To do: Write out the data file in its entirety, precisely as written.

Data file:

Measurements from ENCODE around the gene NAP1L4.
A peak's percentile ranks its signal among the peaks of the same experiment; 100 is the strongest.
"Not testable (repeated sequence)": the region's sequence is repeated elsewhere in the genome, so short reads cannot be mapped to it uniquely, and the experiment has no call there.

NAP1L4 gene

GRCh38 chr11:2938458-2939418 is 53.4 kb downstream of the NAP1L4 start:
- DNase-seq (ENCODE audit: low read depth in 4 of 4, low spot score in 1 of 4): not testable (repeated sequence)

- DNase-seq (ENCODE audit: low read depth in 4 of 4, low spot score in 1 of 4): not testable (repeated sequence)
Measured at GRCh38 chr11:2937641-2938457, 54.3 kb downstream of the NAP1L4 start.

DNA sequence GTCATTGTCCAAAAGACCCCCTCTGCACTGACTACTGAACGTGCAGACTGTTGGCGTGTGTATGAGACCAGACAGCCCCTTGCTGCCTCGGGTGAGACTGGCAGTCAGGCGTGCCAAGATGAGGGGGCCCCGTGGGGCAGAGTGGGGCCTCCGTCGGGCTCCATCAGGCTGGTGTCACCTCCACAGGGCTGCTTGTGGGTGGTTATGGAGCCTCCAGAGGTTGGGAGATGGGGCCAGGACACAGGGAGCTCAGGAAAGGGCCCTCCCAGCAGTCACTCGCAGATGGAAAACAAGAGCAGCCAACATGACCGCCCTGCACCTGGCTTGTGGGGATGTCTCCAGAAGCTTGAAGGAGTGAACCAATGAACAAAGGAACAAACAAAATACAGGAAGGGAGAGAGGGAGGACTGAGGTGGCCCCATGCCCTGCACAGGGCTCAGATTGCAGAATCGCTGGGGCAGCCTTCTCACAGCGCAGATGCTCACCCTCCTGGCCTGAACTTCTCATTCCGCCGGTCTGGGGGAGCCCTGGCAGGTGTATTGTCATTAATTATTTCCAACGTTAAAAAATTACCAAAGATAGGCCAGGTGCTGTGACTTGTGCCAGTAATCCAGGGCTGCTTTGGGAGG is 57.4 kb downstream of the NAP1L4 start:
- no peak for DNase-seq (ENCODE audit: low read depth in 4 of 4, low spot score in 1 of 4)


Measurements from ENCODE around the gene NAP1L4.
A peak's percentile ranks its signal among the peaks of the same experiment; 100 is the strongest.
"Not testable (repeated sequence)": the region's sequence is repeated elsewhere in the genome, so short reads cannot be mapped to it uniquely, and the experiment has no call there.

NAP1L4 gene

GRCh38 chr11:2938458-2939418 is 53.4 kb downstream of the NAP1L4 start:
- DNase-seq (ENCODE audit: low read depth in 4 of 4, low spot score in 1 of 4): not testable (repeated sequence)

- DNase-seq (ENCODE audit: low read depth in 4 of 4, low spot score in 1 of 4): not testable (repeated sequence)
Measured at GRCh38 chr11:2937641-2938457, 54.3 kb downstream of the NAP1L4 start.

DNA sequence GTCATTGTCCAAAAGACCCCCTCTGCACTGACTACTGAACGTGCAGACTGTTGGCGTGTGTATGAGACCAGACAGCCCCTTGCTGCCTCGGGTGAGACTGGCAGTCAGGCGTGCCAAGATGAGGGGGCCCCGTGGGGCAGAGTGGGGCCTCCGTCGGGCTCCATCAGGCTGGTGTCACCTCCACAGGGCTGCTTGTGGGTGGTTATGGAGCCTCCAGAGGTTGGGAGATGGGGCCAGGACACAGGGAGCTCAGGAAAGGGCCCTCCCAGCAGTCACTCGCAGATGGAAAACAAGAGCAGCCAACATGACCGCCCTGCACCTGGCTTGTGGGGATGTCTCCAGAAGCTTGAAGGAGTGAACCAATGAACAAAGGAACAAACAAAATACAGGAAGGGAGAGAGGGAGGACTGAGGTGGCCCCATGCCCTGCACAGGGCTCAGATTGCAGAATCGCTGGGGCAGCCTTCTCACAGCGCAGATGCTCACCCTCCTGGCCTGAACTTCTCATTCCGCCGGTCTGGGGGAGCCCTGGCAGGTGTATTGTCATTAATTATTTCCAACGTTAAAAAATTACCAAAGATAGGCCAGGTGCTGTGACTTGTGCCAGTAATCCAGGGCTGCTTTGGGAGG is 57.4 kb downstream of the NAP1L4 start:
- no peak for DNase-seq (ENCODE audit: low read depth in 4 of 4, low spot score in 1 of 4)